Display applications, in general, require the ability to fabricate on relatively large substrates. While many finished display devices can be smaller than 1 square inch, most direct view displays start at several square inches and can be as large as several hundred square inches or larger. Additionally, these displays utilize glass or plastic substrates that are not found in traditional semiconductor manufacturing plants. MEMS, which are primarily both silicon based and fabricated on silicon substrates, have been historically fabricated in semiconductor type facilities. However the need to fabricate large arrays of MEM devices on large substrates, a need which is exemplified by an IMod based display, cannot be served using traditional semiconductor manufacturing practices or facilities.
Alternatively, there exists a large and growing base of facilities that could also be applied to the manufacture of large arrays of IMods and other MEMS. This manufacturing base comprises facilities and factories that are currently used to manufacture Active Matrix LCDs. The book “Liquid Crystal Flat Panel Displays”, by William C. O'Mara, is incorporated herein by reference. These facilities are appropriate because the bulk of the fabrication process is related to the active matrix component, i.e. the thin film transistor (TFT) array that drives the LCD.
While there exist a variety of TFT fabrication processes, they all share several components which make them amenable to the fabrication of large area surface micromachined MEMS. First, the substrate of choice is glass or plastic, which is readily available in large sized formats. In addition, key materials deposited include silicon, tungsten, molybdenum, and tantalum, all of which are suitable sacrificial materials for gas phase etchants, as well as tantalum pentoxide, silicon dioxide, silicon nitride, and aluminum, which are suitable optical, insulating, structural, optical, and conducting materials. In general, all photolithography, process tooling, and testing are oriented towards large arrays and large area devices. Finally, the process for fabricating the TFTs can be utilized to fabricate electronics in conjunction with the MEM devices in order to provide driver circuitry and intelligent logic functions. Thus in conjunction with the gas phase etch, Active Matrix LCD fabs and their associated processes provide a readily usable manufacturing vehicle for IMod based displays in particular, and large area (at least as large of 14″×16″) MEM devices in general.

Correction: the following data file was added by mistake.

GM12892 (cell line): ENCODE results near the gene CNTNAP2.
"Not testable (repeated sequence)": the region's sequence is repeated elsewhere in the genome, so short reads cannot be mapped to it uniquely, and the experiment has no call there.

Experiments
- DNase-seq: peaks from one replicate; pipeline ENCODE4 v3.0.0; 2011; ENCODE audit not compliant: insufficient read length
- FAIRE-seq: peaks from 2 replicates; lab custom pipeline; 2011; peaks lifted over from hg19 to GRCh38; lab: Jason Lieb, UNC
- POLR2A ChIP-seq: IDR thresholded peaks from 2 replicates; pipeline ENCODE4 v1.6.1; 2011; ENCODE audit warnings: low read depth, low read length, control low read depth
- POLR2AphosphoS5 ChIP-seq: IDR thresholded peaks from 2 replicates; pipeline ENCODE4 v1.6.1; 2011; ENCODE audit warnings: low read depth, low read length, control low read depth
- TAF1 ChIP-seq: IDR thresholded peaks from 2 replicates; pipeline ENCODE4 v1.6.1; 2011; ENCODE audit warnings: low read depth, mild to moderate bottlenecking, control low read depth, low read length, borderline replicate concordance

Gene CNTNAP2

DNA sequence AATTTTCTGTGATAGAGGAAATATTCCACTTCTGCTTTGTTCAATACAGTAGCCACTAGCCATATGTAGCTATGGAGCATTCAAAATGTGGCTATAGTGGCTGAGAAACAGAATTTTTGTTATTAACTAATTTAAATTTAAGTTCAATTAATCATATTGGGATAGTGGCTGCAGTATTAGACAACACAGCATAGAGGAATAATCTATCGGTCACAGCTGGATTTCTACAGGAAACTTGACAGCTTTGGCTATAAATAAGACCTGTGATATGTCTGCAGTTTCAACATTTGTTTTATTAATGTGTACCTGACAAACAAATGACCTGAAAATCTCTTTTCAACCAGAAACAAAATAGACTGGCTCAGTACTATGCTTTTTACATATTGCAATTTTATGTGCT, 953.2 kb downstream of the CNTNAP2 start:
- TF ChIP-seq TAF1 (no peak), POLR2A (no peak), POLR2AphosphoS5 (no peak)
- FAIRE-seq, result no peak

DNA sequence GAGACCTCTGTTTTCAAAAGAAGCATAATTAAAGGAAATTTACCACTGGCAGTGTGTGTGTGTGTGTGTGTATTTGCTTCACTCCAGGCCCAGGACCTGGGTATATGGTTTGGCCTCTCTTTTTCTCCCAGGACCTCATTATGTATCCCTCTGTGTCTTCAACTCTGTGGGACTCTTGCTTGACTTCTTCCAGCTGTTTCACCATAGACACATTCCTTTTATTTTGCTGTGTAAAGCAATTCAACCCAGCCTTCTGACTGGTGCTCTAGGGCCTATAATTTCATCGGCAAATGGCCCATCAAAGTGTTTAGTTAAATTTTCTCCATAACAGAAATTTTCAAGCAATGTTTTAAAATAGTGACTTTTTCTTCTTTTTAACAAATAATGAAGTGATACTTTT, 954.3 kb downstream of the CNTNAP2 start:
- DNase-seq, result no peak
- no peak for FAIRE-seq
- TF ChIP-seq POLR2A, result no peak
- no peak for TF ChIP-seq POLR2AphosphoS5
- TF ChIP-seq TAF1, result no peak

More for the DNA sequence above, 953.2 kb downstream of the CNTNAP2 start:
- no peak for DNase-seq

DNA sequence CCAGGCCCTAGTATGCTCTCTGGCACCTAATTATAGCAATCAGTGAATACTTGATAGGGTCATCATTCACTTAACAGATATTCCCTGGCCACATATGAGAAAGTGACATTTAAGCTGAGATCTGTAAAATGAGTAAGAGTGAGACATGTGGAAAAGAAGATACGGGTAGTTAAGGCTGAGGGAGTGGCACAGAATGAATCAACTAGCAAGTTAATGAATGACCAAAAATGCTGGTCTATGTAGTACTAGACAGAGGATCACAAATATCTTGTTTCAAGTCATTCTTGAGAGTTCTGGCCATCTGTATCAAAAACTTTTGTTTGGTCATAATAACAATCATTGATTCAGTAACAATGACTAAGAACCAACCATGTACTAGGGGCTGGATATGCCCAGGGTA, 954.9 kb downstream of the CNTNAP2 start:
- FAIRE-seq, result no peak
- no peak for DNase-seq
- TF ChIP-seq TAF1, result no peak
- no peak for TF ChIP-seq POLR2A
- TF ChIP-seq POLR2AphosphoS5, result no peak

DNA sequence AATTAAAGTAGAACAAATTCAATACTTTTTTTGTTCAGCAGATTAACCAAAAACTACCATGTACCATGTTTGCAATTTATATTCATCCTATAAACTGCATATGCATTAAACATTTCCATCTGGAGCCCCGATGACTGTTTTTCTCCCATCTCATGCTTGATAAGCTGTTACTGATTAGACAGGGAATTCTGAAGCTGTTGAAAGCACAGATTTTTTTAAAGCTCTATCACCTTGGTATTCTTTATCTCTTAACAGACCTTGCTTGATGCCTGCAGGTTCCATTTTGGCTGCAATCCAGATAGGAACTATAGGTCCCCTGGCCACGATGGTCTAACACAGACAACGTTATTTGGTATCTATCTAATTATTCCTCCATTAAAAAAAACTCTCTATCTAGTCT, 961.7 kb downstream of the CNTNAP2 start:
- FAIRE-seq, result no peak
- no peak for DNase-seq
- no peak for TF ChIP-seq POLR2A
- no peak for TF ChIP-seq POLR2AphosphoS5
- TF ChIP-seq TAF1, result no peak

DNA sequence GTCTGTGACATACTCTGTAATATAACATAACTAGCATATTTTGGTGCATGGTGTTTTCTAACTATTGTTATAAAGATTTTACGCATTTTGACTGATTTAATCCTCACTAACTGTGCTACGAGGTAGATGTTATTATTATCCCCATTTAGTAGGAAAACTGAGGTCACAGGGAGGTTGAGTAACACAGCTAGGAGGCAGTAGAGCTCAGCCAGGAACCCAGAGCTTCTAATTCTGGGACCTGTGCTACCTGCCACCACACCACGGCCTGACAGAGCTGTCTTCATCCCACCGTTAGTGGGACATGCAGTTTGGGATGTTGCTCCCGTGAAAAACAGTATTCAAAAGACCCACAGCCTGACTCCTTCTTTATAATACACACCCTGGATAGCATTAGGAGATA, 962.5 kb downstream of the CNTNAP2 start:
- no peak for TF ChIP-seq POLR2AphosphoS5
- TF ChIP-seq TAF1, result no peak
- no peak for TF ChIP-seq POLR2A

Two general approaches for fabricating TFTs and IMods or other MEM devices can be described as decoupled and overlapping. In the former the requisite TFT based circuitry is fabricated first, and then the IMods are fabricated subsequently. A more efficient approach is to fabricate the TFT array and the IMod array in a way that allows the sharing or overlapping of steps in each process. A representative TFT process sequence is shown in the following:
A representative IMod process sequence is shown in the following:
Comparison of these two process sequences reveals that steps 1-6 are functional equivalents on a fundamental level and, obviously, located at the same place in their respective sequences. This similarity benefits both the decoupled and overlapping processes in several ways. First, similarity in materials minimizes the total number of dedicated deposition tools required, as well as the number of etchant chemistries. Second, identical location of equivalent steps streamlines the overall process flow. Finally, for an overlapping process, some of the steps can be shared. The consequence of this is an overall reduction in the total number of process steps required to fabricate both the IMod array and the TFT circuitry, reducing both complexity and cost. In general the process and facilities for manufacturing the active matrix component of the AMLCD would appear to be ideally suited for IMod fabrication.